The US may be on for even bigger crops this year than farm officials have forecast, brokers said, questioning expectations that farmers will curtail sowings because of a fall in crop prices to two-year lows.
One of the major doubts emerging from the US Department of Agriculture's annual Outlook conference - one of the key dates in the farm commodities calendar, which reveals first formal estimates for domestic crops in 2014-15 – is over a forecast of sowings of major crops.
US farmers will plant 253.8m acres with major crops, for the 2014 harvest, down 700,000 acres year on year, the USDA said. For the big three – corn, soybeans and cotton – sowings will drop 1.1m acres to 227m acres.
However, last year was an unusually poor year for sowings, with wet weather preventing farmers from sowing more than 8m acres, far more than in a typical year.
Furthermore, some 800,000 acres is expected to emerge from the CRP conservation programme, on USDA estimates – adding to the potential area that can be sown.
"There seems to be 5m-6m acres missing in the mix," said Chicago-based broker Allendale.
At Benson Quinn Commodities, Brian Henry said that if the USDA had "factored in acreage coming out of CRP or even a portion of the 8.3m acres of prevent plant from last year, I haven't found it yet".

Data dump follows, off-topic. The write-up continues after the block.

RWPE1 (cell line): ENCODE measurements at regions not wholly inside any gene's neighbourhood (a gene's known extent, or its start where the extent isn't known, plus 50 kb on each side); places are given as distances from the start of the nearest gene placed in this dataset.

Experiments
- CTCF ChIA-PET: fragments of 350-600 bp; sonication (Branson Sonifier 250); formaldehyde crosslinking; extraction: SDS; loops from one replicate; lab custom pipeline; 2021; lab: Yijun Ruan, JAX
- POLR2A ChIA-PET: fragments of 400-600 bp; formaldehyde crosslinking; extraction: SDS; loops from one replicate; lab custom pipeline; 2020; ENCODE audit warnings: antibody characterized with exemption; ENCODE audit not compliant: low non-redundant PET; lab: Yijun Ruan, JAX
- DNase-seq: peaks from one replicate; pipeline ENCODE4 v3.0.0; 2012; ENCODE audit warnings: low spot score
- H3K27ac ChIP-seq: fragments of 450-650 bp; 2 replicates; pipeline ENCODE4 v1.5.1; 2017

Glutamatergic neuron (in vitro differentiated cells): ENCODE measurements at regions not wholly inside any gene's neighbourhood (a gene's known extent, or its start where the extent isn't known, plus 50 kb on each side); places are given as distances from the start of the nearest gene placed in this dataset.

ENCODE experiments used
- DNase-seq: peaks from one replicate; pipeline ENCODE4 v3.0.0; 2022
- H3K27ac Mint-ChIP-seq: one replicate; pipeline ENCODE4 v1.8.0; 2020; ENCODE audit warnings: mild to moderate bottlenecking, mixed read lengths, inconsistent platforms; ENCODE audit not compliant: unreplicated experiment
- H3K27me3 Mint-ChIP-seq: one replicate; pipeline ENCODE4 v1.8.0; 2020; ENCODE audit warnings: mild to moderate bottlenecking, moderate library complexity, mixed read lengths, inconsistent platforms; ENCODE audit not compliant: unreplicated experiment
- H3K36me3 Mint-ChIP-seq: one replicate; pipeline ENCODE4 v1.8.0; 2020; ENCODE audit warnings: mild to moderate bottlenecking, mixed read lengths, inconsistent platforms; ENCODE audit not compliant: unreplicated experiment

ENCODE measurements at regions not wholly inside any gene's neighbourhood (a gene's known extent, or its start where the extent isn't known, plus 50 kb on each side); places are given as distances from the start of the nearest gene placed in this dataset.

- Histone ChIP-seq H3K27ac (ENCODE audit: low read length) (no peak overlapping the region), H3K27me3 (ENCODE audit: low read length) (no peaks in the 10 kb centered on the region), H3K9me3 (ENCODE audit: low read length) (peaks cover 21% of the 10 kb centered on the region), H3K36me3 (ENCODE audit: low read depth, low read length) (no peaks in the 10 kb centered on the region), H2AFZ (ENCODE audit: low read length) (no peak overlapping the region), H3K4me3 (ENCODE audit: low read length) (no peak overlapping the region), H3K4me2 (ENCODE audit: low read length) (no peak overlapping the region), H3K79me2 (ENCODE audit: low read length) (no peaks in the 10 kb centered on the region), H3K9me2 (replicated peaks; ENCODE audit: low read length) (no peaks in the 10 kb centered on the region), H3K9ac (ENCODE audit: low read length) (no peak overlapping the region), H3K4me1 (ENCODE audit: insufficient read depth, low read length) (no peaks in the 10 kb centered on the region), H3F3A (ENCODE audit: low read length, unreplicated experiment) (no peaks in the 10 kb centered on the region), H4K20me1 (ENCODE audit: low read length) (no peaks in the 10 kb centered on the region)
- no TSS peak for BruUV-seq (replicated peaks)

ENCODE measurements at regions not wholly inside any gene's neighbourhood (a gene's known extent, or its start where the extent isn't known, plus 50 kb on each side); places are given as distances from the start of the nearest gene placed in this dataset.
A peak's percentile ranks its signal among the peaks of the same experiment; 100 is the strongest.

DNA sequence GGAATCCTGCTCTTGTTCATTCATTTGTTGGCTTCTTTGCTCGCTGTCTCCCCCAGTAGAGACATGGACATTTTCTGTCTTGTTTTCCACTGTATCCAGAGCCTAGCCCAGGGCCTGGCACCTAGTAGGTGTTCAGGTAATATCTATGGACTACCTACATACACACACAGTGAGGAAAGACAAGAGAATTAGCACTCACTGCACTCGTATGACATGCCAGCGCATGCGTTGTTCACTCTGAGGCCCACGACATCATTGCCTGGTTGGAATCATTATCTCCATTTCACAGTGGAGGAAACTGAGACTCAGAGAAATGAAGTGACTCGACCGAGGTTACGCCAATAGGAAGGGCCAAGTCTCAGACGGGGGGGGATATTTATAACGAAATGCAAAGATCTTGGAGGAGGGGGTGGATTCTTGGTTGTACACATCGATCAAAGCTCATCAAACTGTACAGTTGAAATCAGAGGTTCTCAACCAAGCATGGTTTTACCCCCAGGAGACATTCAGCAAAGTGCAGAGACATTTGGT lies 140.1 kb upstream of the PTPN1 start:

US Commodities said that the area estimate is "suspected to be too low", noting that "the government did not increase acres to account for the acres that came out of CRP, or the prevent plant acres from last year".
"The debate remains."
If brokers are right, US growers will be on for even bigger harvests than the USDA is factoring in – records for corn and soybeans – implying higher inventories left over at the close of 2014-15 and less need for buyers to compete for supplies, in turn signalling lower prices.
The USDA appears to think that because the "high prices of 2007-13 brought in a lot of acres which have not been cultivated before", a return to lower values means "those acres will now disappear", Rich Nelson, chief strategist at Allendale, told Agrimoney.com.
However, that was "not at all" a reasonable assumption.
"Our farmer clients are holding acreage steady. I have not heard of any acres in recent years being put back into hunting or recreational use," Mr Nelson said.
Some "90% of the US grain trade" this line of thought, with most factoring in estimates of 2.2bn-2.5bn bushels for US corn inventories at the close of 2014-15, rather than the 2.11bn bushels that the USDA revealed on Friday.
However, the question mark was bigger over soybeans, for which the USDA estimate for plantings of 79.5m acres was widely seen as 2m-3m acres too low, Mr Nelson said.
Allendale itself is estimating US soybean stocks at the end of next season at 381m bushels, nearly 100m bushels above the USDA's initial forecast.
However, others believe inventories could reach 450m-500m bushels - implying a tripling in stocks in one season.
The USDA on Friday said that its planting estimates were "driven by substantially reduced prospects for prices and returns compared with the previous two years".
The "persistent spring wetness" last year thwarted sowing of 2.0m acres of corn, soybeans and wheat, and prevented area exceeding the 30-year high of 230.1m acres set two years ago.